FROM MEMORY TO FICTION presents various modes the artists cope and play with memory, personal or collective, and make narratives that are in-between reality and fiction. Taiga (1996) by Ema Kugler is a dark video landscape with human figures in menacing costumes, engaged in a game of dance and fight, pleasure and torture. Accompanied by a dramatic song, a row of vax dogs melt away, while the electronic effect only serves to accelerate the process. Created for a joint exhibition, the video Galapagos(2005) displays close-ups of an artificial installation of Galapagos Island with a volcano at its centre. Damijan Kracina and Vladimir Leben invented a variety of fantasy animals and added a DIY music piece, all with a good sense of humour and the absurd. Marko Kovačič is questioning the present through designing the fictitious Plastos civilisation that can belong to the past or future and he presents it in different formats and forms, as art installations, performances, publications and videos (Forth into the Past, 1995). Distant Memory (2014) by Valérie Wolf Gang is a video poetry, which speaks about the times that once were, about Yugoslav President Tito’s ship Galeb in between reality and the imaginary world of poetry.
FROM IMPRESSION TO DIGRESSION presents video works based on impressions that quite easily turn to digression, from cityscapes and highway walls to body and urban noise, control and photon noise. The Noise Factor(2012) by Nataša Prosenc Stearns is a meditation on personal space and time, surrounded by constant urban noise. The video, composed only by reflections in the windows, slowly proceeds from a poetic approximation and sharpening of the view to the city to the interior of a room and turns to white noise of television. The work by Urška Djukić, designed as a video painting in one sequence shot, initiates the question of persistence of man and nature in everlastingly exchange of power (Persistence vol.2, 2014).
Accompanied by a melodious music, An Autumnal Still Life (2002) by Neven Korda shows movement of the clouds, city vedutas, male masturbation and falling of leaves. Poetic and contemplative atmosphere is accompanied by electronic textures and reflections on the artist’s early video practice from the 1980’s. A vibrant video Broken h-h-h…egg (2000) by Zvonka T Simčič talks about the traps of mother’s love and problems with insemination through a gently erotic scene in a sensitive and painterly manner. Jasna Hribernikreflects on physical boundaries: the austerity measures against refuges in Slovenia is exposed by the granular photon noise, a video effect through which already anonymous persons gradually completely disappear (Tense Present – Photon Noise, 2015).
In Eight Minutes Around the World (1990-2000) is original documentary video patchwork with shots from various places in the world that Andrej Lupincvisited in the span of ten years. This exquisite video travelogue would work as an ideal visualisation of Levi-Strauss’s anthropological theory.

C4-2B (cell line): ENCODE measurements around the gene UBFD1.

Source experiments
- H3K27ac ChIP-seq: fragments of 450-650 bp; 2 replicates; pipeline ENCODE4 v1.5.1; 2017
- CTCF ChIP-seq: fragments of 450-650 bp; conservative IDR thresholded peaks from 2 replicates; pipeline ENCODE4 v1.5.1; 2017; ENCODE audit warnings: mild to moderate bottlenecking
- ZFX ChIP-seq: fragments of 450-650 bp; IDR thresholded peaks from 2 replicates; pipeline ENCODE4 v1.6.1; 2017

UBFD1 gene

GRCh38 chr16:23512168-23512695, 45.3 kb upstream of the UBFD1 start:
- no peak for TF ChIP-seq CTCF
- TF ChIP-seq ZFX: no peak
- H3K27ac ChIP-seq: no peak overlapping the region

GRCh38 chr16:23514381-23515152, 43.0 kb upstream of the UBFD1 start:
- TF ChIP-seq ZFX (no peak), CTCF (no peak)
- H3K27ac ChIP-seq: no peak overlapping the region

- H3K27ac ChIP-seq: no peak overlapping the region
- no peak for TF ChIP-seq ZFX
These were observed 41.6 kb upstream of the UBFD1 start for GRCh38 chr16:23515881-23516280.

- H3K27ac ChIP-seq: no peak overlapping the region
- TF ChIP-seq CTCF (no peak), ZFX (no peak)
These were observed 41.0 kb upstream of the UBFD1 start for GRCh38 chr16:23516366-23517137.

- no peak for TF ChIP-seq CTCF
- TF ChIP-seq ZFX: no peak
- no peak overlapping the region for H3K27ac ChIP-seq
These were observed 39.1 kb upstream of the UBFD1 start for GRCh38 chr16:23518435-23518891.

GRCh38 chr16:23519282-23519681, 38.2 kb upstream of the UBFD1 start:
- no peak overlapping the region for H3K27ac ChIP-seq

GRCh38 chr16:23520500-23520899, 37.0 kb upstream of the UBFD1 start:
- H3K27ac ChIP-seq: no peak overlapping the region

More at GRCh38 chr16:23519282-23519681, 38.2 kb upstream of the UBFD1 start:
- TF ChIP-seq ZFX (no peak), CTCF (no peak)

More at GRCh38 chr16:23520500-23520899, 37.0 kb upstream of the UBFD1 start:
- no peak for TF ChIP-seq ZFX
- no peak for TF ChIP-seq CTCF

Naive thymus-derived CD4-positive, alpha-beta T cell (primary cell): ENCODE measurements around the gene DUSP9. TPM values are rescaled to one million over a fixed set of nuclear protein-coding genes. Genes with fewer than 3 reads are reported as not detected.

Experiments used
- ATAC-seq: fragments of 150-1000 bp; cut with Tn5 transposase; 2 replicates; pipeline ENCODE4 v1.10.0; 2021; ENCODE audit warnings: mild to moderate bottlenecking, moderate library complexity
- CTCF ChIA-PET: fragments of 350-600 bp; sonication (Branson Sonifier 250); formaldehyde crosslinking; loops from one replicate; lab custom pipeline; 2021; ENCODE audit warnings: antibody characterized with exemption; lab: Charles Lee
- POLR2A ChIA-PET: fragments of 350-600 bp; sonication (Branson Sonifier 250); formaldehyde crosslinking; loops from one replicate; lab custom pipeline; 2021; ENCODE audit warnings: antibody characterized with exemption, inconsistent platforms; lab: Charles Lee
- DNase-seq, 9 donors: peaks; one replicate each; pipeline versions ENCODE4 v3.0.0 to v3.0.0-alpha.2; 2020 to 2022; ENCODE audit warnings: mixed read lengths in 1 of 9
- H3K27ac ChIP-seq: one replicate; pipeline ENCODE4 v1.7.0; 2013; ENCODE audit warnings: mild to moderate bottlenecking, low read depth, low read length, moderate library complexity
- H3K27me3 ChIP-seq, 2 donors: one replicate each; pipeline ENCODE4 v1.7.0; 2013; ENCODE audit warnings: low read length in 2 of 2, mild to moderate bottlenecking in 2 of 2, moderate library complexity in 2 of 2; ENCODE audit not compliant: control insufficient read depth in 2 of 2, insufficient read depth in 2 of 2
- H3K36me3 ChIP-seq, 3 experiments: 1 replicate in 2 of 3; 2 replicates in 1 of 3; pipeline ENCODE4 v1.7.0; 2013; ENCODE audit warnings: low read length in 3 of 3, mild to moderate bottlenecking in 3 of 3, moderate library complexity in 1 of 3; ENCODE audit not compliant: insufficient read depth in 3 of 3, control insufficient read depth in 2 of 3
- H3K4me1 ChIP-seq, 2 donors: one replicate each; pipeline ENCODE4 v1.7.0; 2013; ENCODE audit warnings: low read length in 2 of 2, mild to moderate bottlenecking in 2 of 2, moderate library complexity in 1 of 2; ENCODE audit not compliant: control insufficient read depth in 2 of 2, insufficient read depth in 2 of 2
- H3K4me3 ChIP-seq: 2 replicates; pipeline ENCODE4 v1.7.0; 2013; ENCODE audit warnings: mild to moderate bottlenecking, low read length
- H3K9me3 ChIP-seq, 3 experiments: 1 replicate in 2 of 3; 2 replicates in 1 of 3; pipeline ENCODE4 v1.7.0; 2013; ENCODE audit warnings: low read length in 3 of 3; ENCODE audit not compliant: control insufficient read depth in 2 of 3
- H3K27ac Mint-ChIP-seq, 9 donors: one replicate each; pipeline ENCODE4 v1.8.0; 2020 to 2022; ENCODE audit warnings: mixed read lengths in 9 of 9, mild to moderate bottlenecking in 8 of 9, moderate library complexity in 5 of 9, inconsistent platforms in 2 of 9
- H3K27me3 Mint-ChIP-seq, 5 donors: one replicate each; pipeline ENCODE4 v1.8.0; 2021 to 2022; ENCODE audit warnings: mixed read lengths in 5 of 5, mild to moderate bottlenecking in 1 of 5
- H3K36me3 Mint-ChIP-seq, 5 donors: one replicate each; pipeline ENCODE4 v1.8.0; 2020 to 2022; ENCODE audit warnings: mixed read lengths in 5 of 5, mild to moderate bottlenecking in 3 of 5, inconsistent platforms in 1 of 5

DIVA Station is a compendium of projects that seek to explore, preserve and disseminate Slovenian video/new-media art. It is being developed since 2005 at SCCA-Ljubljana with documentation and archive as well as research and curated programs that are accessible on-line and are open for cooperation. Today DIVA Station includes archive and mediateque with over 1000 video works by local and international artists, documents of events and works from European media archives.
We constantly add newly acquired works to the archive and promote an overall understanding of artistic oeuvre and video/media practices by organising discussions, presentations and exhibitions.
More: DIVA online, Videospotting
Ursula Blickle Video Archiv was set up in 2007 as a major video art archive with particular focus on the 1990s and 2000s, a period in which video became such an important medium. The Belvedere/21er Haus has processed and enlarged the archive in cooperation with the Ursula Blickle Foundation and the University of Applied Arts in Vienna and installed it in the Belvedere Research Center.
Ursula Blickle Video Archive online
Art historian and media theorist, advisor at SCCA-Ljubljana, Center for Contemporary Arts and head of video programs and video archive DIVA Station. She is active as a curator, lecturer and publicist. She has regularly lectured and published texts, e.g. Video Art from Conceptualism to Postmodernism, Impossible Histories: Historical Avant-Gardes, Neo-Avant-Gardes, and Post-Avant-Gardes in Yugoslavia, 1918-1991(Massachusetts: MIT Press 2003); What Television Can Be, And What Artists Can Use It For, Amuse Me (Ljubljana: Mestna galerija, 2013); The ŠKUC Gallery, Alternative Culture, and Neue Slowenische Kunst in the 1980s, NSK from Kapital to Capital. Neue Slowenische Kunst – The Event of the Final Decade of Yugoslavia (Ljubljana: Moderna galerija & Massachusetts: MIT Press, 2015). She is the author of the book Celostna umetnina Laibach. Fragmentarni pogled [Gesamtkunst Laibach. Fragmentary View], (Ljubljana: Založba/*cf, 2013). Recently curated (together with Igor Španjol) the exhibition Multimedia Practices and Venues of Production. The Eighties through the Prism of Events, Exhibitions, and Discourses – Part 2, Museum of Contemporary Art Metelkova, Ljubljana, 5 April–11 June 2017.
Production: SCCA-Ljubljana / Postaja DIVA, Slovenski kulturno informacijski center v Avstriji – SKICA, Ursula Blickle Video Archiv
Curator: Barbara Borčič
Video preparation: Neža Grum, Toni Poljanec
Web support: Vesna Bukovec